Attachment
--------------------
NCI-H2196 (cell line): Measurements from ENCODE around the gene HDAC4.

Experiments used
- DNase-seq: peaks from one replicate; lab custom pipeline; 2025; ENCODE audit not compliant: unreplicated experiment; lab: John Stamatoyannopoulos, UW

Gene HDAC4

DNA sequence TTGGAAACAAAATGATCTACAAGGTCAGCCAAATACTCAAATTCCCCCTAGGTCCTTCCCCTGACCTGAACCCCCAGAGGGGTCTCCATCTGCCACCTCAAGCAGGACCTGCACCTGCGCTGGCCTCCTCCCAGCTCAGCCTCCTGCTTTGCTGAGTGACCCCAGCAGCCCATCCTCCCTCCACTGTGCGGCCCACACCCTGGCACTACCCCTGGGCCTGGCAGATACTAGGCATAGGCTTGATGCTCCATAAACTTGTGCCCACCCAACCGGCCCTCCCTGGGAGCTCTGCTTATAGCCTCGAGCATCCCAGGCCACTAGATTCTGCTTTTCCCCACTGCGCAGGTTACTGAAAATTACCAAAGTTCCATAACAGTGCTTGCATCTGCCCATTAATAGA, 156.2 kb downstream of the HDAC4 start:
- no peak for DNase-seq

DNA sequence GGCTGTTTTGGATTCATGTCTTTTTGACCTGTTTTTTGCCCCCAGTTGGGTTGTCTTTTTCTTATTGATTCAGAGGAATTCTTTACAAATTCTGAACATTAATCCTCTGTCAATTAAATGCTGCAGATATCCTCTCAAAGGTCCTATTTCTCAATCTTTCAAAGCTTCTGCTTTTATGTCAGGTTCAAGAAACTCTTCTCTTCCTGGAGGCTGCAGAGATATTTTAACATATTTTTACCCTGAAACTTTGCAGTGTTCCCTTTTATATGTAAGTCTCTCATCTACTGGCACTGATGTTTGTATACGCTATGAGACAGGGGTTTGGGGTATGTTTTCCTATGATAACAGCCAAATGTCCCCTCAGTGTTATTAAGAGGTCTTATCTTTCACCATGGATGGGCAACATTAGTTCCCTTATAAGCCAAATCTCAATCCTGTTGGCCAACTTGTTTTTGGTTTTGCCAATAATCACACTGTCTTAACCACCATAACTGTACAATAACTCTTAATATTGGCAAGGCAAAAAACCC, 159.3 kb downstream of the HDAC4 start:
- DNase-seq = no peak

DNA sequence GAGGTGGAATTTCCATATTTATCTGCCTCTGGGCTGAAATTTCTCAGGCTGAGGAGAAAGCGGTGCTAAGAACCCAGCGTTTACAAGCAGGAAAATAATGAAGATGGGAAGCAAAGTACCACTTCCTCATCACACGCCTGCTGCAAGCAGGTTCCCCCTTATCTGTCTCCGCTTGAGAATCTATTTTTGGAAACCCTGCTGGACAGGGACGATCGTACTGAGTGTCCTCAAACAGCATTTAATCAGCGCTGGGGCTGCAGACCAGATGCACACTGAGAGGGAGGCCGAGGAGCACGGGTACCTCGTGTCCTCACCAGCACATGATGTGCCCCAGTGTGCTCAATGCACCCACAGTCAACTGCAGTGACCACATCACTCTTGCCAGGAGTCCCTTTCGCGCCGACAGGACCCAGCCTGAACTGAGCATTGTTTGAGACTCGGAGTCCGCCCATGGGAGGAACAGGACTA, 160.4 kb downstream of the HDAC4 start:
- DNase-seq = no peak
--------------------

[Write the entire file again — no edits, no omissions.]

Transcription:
NCI-H2196 (cell line): Measurements from ENCODE around the gene HDAC4.

Experiments used
- DNase-seq: peaks from one replicate; lab custom pipeline; 2025; ENCODE audit not compliant: unreplicated experiment; lab: John Stamatoyannopoulos, UW

Gene HDAC4

DNA sequence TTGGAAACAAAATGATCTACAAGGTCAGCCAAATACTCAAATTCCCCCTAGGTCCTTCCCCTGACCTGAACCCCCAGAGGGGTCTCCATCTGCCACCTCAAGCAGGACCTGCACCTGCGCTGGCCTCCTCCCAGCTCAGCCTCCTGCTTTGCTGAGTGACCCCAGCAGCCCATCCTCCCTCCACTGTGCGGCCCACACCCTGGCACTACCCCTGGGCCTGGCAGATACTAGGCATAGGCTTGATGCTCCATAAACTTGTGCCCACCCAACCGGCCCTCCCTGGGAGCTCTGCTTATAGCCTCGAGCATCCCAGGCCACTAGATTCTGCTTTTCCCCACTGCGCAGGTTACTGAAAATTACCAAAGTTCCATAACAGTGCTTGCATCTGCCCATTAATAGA, 156.2 kb downstream of the HDAC4 start:
- no peak for DNase-seq

DNA sequence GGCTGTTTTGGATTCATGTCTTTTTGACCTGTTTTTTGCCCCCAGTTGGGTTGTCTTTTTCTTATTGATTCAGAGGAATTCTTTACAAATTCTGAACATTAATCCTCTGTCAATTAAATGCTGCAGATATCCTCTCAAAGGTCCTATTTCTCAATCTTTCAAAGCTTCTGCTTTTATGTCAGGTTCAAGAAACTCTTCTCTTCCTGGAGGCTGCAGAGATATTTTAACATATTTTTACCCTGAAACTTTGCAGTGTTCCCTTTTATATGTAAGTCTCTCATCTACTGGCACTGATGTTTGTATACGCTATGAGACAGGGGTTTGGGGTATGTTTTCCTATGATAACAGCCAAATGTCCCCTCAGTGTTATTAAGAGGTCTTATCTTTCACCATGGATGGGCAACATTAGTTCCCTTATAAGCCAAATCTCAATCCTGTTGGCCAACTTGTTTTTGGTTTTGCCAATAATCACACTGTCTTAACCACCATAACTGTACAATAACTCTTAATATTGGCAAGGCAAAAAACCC, 159.3 kb downstream of the HDAC4 start:
- DNase-seq = no peak

DNA sequence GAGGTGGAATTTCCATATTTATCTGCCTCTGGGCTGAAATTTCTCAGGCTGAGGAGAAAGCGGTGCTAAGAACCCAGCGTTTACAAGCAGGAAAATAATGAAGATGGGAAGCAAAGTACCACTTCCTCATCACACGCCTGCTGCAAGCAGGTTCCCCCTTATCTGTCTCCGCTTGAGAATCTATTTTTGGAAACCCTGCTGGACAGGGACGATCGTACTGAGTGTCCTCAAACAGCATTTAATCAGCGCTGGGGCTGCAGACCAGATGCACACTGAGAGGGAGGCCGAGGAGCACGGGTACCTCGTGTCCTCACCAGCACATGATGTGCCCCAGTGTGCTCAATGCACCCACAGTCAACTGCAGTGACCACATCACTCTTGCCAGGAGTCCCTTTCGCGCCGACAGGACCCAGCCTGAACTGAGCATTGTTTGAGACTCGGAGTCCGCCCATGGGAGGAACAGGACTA, 160.4 kb downstream of the HDAC4 start:
- DNase-seq = no peak